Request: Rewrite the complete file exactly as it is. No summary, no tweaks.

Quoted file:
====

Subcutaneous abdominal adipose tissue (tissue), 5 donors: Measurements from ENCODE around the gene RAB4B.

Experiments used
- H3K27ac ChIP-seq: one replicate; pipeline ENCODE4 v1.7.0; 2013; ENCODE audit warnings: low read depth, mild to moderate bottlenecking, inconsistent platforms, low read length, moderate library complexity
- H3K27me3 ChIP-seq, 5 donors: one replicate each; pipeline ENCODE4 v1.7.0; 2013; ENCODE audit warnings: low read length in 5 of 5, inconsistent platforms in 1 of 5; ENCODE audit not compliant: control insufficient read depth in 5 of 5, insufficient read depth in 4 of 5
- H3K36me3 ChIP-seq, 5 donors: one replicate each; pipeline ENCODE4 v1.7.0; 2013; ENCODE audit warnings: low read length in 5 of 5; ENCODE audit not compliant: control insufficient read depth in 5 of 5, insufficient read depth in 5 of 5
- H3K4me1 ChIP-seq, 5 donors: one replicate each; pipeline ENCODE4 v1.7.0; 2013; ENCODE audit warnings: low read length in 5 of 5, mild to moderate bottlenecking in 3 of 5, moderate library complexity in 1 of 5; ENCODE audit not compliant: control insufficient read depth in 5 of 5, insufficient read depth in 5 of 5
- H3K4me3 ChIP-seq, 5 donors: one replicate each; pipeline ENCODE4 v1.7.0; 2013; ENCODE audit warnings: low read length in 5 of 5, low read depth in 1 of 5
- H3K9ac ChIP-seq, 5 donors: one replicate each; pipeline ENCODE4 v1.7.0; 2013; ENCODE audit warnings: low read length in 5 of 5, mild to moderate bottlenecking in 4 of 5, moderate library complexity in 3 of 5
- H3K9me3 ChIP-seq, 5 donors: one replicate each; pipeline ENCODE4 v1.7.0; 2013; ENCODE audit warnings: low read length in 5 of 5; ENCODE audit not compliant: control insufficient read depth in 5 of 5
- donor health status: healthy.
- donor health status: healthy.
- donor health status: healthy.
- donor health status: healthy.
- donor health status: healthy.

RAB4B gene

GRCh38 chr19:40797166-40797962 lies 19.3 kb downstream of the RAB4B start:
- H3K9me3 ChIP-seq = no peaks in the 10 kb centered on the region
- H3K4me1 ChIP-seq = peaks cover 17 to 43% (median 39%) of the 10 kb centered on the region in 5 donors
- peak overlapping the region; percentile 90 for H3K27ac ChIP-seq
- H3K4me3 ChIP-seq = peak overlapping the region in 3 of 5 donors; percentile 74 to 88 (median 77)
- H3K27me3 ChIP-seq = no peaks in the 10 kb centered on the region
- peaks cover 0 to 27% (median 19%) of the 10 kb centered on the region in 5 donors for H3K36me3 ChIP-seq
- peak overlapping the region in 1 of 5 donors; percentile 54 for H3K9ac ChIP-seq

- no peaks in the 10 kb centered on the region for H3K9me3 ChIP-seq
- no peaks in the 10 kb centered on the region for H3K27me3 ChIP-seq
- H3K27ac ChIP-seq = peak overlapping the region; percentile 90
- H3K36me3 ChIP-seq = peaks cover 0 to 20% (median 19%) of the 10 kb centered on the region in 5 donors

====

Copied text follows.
Subcutaneous abdominal adipose tissue (tissue), 5 donors: Measurements from ENCODE around the gene RAB4B.

Experiments used
- H3K27ac ChIP-seq: one replicate; pipeline ENCODE4 v1.7.0; 2013; ENCODE audit warnings: low read depth, mild to moderate bottlenecking, inconsistent platforms, low read length, moderate library complexity
- H3K27me3 ChIP-seq, 5 donors: one replicate each; pipeline ENCODE4 v1.7.0; 2013; ENCODE audit warnings: low read length in 5 of 5, inconsistent platforms in 1 of 5; ENCODE audit not compliant: control insufficient read depth in 5 of 5, insufficient read depth in 4 of 5
- H3K36me3 ChIP-seq, 5 donors: one replicate each; pipeline ENCODE4 v1.7.0; 2013; ENCODE audit warnings: low read length in 5 of 5; ENCODE audit not compliant: control insufficient read depth in 5 of 5, insufficient read depth in 5 of 5
- H3K4me1 ChIP-seq, 5 donors: one replicate each; pipeline ENCODE4 v1.7.0; 2013; ENCODE audit warnings: low read length in 5 of 5, mild to moderate bottlenecking in 3 of 5, moderate library complexity in 1 of 5; ENCODE audit not compliant: control insufficient read depth in 5 of 5, insufficient read depth in 5 of 5
- H3K4me3 ChIP-seq, 5 donors: one replicate each; pipeline ENCODE4 v1.7.0; 2013; ENCODE audit warnings: low read length in 5 of 5, low read depth in 1 of 5
- H3K9ac ChIP-seq, 5 donors: one replicate each; pipeline ENCODE4 v1.7.0; 2013; ENCODE audit warnings: low read length in 5 of 5, mild to moderate bottlenecking in 4 of 5, moderate library complexity in 3 of 5
- H3K9me3 ChIP-seq, 5 donors: one replicate each; pipeline ENCODE4 v1.7.0; 2013; ENCODE audit warnings: low read length in 5 of 5; ENCODE audit not compliant: control insufficient read depth in 5 of 5
- donor health status: healthy.
- donor health status: healthy.
- donor health status: healthy.
- donor health status: healthy.
- donor health status: healthy.

RAB4B gene

GRCh38 chr19:40797166-40797962 lies 19.3 kb downstream of the RAB4B start:
- H3K9me3 ChIP-seq = no peaks in the 10 kb centered on the region
- H3K4me1 ChIP-seq = peaks cover 17 to 43% (median 39%) of the 10 kb centered on the region in 5 donors
- peak overlapping the region; percentile 90 for H3K27ac ChIP-seq
- H3K4me3 ChIP-seq = peak overlapping the region in 3 of 5 donors; percentile 74 to 88 (median 77)
- H3K27me3 ChIP-seq = no peaks in the 10 kb centered on the region
- peaks cover 0 to 27% (median 19%) of the 10 kb centered on the region in 5 donors for H3K36me3 ChIP-seq
- peak overlapping the region in 1 of 5 donors; percentile 54 for H3K9ac ChIP-seq

- no peaks in the 10 kb centered on the region for H3K9me3 ChIP-seq
- no peaks in the 10 kb centered on the region for H3K27me3 ChIP-seq
- H3K27ac ChIP-seq = peak overlapping the region; percentile 90
- H3K36me3 ChIP-seq = peaks cover 0 to 20% (median 19%) of the 10 kb centered on the region in 5 donors